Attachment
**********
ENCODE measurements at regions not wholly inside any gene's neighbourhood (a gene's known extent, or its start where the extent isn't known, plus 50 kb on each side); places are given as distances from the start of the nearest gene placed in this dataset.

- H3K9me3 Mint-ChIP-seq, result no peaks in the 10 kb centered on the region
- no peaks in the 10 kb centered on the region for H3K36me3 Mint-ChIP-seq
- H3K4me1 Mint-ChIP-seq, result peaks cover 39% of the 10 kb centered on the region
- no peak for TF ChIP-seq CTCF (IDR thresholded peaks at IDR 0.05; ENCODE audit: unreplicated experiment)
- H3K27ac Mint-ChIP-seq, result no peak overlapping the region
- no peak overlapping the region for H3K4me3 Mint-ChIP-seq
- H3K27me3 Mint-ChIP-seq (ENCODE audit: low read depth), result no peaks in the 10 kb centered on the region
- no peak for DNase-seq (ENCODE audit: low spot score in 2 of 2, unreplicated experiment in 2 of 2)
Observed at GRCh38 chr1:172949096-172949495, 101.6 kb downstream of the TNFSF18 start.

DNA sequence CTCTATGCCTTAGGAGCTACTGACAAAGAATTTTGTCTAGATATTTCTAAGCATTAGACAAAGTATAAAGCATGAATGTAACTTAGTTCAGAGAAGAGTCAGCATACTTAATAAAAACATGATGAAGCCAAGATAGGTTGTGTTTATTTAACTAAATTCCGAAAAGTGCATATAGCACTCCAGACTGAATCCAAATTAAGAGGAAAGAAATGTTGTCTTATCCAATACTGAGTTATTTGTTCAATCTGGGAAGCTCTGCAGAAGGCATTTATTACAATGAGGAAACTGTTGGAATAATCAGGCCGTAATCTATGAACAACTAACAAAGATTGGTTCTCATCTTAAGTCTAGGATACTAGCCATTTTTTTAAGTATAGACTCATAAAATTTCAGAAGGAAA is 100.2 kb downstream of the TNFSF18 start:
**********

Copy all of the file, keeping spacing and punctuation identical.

ENCODE measurements at regions not wholly inside any gene's neighbourhood (a gene's known extent, or its start where the extent isn't known, plus 50 kb on each side); places are given as distances from the start of the nearest gene placed in this dataset.

- H3K9me3 Mint-ChIP-seq, result no peaks in the 10 kb centered on the region
- no peaks in the 10 kb centered on the region for H3K36me3 Mint-ChIP-seq
- H3K4me1 Mint-ChIP-seq, result peaks cover 39% of the 10 kb centered on the region
- no peak for TF ChIP-seq CTCF (IDR thresholded peaks at IDR 0.05; ENCODE audit: unreplicated experiment)
- H3K27ac Mint-ChIP-seq, result no peak overlapping the region
- no peak overlapping the region for H3K4me3 Mint-ChIP-seq
- H3K27me3 Mint-ChIP-seq (ENCODE audit: low read depth), result no peaks in the 10 kb centered on the region
- no peak for DNase-seq (ENCODE audit: low spot score in 2 of 2, unreplicated experiment in 2 of 2)
Observed at GRCh38 chr1:172949096-172949495, 101.6 kb downstream of the TNFSF18 start.

DNA sequence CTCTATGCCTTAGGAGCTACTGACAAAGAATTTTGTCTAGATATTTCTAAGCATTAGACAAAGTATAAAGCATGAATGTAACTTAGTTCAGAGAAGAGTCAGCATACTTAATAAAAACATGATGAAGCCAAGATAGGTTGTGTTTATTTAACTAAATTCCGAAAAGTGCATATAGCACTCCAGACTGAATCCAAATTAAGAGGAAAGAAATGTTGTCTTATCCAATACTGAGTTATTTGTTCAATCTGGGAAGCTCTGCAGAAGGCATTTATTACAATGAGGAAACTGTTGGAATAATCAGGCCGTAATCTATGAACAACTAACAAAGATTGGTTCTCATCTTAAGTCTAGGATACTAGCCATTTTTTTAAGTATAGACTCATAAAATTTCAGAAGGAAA is 100.2 kb downstream of the TNFSF18 start: